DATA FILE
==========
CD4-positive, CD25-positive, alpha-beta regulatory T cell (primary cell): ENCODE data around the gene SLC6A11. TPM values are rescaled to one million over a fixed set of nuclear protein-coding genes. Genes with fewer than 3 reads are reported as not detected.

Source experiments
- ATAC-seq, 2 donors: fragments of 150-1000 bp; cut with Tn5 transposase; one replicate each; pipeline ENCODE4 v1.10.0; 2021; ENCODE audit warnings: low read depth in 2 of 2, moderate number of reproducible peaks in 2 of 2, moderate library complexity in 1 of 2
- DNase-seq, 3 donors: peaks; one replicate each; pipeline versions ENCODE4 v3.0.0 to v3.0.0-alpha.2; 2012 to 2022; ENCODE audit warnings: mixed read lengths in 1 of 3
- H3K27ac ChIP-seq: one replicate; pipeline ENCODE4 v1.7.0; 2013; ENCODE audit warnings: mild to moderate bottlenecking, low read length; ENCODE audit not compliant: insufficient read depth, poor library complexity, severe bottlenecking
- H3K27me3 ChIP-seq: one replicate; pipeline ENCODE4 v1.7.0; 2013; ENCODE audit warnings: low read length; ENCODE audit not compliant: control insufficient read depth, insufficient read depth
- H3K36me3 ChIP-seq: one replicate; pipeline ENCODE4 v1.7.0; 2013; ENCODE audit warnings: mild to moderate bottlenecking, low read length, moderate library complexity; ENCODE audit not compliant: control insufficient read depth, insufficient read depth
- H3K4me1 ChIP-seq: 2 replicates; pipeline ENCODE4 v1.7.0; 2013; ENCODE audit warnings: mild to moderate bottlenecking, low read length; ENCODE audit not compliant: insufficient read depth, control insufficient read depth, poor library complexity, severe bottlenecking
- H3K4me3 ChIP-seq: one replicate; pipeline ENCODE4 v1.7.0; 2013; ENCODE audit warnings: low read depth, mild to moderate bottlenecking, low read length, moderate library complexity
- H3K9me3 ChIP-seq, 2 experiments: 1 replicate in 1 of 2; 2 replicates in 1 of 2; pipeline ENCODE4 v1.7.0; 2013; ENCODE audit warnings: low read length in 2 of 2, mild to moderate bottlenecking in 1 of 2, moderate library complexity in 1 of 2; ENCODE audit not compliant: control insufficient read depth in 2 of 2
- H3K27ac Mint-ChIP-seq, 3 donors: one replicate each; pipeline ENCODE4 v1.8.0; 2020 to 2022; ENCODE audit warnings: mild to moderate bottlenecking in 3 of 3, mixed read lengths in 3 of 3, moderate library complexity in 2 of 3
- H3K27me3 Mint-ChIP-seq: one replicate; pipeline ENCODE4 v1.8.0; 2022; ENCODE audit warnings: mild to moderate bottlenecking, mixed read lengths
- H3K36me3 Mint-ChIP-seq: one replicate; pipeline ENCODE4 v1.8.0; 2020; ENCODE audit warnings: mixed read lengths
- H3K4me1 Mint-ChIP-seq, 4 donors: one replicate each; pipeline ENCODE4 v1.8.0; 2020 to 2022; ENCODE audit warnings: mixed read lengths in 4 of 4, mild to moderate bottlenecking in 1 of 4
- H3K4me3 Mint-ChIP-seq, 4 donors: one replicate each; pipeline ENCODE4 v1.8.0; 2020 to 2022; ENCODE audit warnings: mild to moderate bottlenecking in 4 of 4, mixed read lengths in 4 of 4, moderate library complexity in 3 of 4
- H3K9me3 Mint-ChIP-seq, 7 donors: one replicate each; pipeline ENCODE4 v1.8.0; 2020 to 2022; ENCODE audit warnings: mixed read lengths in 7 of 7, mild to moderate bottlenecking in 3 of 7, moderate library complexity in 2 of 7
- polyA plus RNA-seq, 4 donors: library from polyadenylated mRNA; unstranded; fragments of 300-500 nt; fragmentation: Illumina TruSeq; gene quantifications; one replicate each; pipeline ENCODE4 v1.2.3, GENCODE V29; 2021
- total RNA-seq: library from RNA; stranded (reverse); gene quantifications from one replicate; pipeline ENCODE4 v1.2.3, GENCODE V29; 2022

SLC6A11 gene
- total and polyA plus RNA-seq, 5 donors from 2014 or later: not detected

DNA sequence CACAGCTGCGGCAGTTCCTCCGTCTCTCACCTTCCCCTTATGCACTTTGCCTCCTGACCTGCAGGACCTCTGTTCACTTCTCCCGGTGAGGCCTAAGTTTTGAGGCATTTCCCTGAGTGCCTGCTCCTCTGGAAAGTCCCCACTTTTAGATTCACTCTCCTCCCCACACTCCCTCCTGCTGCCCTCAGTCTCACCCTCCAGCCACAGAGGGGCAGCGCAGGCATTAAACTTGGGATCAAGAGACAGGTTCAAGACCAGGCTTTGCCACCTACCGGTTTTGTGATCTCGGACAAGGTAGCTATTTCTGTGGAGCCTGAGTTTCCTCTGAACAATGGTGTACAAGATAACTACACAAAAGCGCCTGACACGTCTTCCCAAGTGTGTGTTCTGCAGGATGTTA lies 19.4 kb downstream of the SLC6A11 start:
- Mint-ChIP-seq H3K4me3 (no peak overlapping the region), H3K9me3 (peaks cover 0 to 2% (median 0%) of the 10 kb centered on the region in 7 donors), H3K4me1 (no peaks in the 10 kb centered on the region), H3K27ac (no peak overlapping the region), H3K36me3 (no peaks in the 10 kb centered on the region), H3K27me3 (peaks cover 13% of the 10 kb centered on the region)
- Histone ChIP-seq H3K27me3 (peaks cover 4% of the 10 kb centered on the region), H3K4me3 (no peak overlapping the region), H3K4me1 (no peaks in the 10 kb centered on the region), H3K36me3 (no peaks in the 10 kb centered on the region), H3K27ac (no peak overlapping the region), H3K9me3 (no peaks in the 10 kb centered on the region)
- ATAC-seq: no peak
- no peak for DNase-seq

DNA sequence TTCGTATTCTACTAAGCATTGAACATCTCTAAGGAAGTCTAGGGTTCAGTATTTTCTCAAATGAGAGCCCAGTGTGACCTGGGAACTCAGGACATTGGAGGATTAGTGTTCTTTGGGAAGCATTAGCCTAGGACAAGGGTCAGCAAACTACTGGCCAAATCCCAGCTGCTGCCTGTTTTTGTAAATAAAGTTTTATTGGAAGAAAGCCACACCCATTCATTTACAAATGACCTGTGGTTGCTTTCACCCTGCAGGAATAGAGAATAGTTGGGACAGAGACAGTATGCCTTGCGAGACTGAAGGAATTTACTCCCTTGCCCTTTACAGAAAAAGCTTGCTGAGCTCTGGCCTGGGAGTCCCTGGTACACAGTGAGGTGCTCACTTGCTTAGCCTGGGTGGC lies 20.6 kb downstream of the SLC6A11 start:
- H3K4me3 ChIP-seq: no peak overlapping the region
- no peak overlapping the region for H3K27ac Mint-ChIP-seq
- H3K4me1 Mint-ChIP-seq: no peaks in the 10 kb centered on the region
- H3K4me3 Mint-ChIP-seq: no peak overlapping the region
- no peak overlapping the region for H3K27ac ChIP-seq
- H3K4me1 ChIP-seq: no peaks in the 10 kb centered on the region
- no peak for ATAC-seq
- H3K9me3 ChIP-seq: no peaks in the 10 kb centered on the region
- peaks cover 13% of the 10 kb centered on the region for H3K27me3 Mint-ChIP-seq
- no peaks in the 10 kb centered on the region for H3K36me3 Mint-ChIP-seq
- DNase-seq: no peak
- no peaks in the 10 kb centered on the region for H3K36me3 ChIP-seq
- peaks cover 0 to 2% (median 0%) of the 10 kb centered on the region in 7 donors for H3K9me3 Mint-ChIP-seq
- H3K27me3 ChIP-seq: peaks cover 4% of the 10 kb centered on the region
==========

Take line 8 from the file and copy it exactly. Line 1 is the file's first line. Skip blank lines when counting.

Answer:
- H3K4me1 ChIP-seq: 2 replicates; pipeline ENCODE4 v1.7.0; 2013; ENCODE audit warnings: mild to moderate bottlenecking, low read length; ENCODE audit not compliant: insufficient read depth, control insufficient read depth, poor library complexity, severe bottlenecking